Director: Blayne Weaver
Writer: Blayne Weaver
Cast: Tricia O’Kelley, Ryan Devlin, Mark Harmon, Kaitlin Olson, Blair Underwood, Jane Lynch and Jon Cryer
Release Date: 07/10/09
A Seattle weather girl flips out on a morning news show when she discovers that her boyfriend, the morning anchor, has been cheating. Forced to move in with her slacker brother, she has to cope with being 35, single, unemployed, and infamous for being the Sassy Weather Girl who lost it on live television.
Weather Girl doesn’t aspire to be much more than a slight romantic comedy, but Tricia O’Kelley (who also produced) brings a sharp, biting edge to the somewhat predictable plot that keeps it from feeling too sappy. Sylvia moves in with younger brother Walt (Ryan Devlin) and soon finds herself attracted to Walt’s best friend, Byron (Patrick J. Adams), who lives across the hall but seems to be perpetually in Walt’s apartment. Byron’s younger than Sylvia, though, so even though there are sparks flying between them, she deems him unsuitable for anything beyond a sexual dalliance. This is fine with Byron at first, but … well, you can guess what happens once these kids start connecting.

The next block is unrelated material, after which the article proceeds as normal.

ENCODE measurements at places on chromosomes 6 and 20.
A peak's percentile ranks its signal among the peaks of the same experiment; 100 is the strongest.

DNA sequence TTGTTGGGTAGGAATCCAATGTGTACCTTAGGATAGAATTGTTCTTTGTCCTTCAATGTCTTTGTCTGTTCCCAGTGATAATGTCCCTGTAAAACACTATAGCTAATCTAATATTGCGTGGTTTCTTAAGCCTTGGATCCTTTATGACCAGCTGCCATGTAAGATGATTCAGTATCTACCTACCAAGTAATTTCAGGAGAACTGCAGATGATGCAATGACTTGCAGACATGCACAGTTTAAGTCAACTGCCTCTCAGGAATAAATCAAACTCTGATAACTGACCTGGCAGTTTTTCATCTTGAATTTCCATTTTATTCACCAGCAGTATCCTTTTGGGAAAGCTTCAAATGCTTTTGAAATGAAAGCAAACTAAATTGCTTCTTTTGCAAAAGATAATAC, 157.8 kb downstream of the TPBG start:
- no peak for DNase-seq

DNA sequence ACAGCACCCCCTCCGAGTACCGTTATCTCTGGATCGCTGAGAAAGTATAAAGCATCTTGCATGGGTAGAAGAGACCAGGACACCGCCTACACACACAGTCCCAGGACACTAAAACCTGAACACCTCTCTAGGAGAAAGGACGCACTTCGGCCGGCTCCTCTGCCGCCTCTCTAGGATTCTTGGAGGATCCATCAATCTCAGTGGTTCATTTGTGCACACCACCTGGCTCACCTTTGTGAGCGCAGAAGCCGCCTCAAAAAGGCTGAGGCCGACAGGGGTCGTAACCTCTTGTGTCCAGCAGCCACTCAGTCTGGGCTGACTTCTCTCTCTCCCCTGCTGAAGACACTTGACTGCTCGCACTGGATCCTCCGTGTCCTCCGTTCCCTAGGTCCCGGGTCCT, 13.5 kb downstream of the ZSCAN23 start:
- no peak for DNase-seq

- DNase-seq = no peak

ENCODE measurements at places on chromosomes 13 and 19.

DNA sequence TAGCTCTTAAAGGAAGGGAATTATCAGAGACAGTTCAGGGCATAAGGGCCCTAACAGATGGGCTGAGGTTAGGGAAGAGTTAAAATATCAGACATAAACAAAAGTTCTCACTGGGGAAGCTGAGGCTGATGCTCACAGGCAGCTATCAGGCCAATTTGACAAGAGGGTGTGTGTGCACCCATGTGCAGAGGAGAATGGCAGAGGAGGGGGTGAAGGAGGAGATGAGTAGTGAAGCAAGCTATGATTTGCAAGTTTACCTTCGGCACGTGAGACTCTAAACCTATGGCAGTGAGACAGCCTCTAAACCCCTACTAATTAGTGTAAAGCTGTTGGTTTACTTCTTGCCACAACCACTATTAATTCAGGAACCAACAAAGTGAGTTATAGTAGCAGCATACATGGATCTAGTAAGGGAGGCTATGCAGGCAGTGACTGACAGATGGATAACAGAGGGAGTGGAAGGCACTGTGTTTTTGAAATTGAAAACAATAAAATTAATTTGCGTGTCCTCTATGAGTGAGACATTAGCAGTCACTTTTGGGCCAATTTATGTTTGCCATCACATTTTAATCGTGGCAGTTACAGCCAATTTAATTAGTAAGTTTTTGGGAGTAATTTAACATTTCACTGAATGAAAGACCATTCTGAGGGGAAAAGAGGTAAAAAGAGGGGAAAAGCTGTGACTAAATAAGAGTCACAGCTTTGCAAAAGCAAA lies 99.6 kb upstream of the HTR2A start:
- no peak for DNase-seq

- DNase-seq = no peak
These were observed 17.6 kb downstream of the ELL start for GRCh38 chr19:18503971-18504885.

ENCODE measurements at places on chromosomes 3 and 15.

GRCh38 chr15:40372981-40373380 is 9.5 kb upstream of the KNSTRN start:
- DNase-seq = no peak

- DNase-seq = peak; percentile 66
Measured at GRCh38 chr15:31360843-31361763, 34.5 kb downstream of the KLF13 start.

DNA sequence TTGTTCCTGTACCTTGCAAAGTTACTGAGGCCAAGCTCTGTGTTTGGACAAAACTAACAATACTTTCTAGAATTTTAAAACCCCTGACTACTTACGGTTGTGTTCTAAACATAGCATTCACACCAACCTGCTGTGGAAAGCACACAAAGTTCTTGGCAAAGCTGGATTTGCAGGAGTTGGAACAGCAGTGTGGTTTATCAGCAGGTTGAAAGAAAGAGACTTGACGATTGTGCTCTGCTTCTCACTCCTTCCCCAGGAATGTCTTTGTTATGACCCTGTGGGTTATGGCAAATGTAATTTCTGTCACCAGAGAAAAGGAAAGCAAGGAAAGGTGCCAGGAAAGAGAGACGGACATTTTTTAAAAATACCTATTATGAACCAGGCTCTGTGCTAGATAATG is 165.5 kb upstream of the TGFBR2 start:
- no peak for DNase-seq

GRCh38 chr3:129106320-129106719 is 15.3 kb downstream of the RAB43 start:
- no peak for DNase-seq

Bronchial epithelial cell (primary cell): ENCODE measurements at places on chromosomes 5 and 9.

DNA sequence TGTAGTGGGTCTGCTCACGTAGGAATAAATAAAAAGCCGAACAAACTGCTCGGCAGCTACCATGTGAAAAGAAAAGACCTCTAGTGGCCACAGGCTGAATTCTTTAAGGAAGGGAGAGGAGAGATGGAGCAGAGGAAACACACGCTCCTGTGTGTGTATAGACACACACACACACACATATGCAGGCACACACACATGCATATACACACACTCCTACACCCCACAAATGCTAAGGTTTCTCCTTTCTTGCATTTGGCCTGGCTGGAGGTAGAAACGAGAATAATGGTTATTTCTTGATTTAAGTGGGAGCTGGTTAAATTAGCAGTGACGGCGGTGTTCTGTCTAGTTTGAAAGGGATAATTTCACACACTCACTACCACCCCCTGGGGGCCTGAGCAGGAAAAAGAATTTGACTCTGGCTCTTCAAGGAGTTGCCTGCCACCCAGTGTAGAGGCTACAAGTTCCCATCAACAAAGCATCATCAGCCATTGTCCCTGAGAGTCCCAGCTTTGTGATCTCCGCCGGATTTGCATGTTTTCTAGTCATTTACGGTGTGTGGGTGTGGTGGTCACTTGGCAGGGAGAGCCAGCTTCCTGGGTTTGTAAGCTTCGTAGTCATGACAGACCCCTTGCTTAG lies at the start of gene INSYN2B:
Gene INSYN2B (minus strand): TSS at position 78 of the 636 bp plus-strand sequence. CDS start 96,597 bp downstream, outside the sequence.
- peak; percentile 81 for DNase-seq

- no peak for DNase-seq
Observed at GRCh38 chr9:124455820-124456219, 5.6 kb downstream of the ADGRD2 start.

Weather Girl is looking to explore larger issues around women past their early 30s begin to be perceived as running out of time, both in careers and relationships. Faced at the age of 35 with having completely start her life over at a time when YouTube has made her outburst about Dale’s affair fodder for public amusement and mockery (and, in the process, made a mockery of any serious job prospects for her), Sylvia’s at first at a complete loss for how to move forward. A date with a dorky accountant (Jon Cryer) pretty much lays out Sylvia’s situation: she’s past the age of being able to afford to be too picky, and her life has now been reduced to the possibility of considering a business-like relationship with guys like this.

Eventually the film breaks down into a simplistic dichotomy as Sylvia is forced to choose between, on the one hand, her rich ex-boyfriend and a chance to return to her old morning news show and, on the other, her true (if poverty-stricken) love, Byron, and continued unemployment. The film obviously regards its lead actress as a clever, soulful character (the screenplay rather insists upon it) who stands to redeem herself by choosing the proper set of values and asserting herself as a “woman” and not a mere “weather girl.”

In the end, Weather Girl  is the film that I expected. It’s a rather by the numbers and boring comedy. But, it works for what it is. If you manage to find it at a theater near you, don’t go out of your way to see it. It’s a boring afternoon kind of movie and a possible future rental. 


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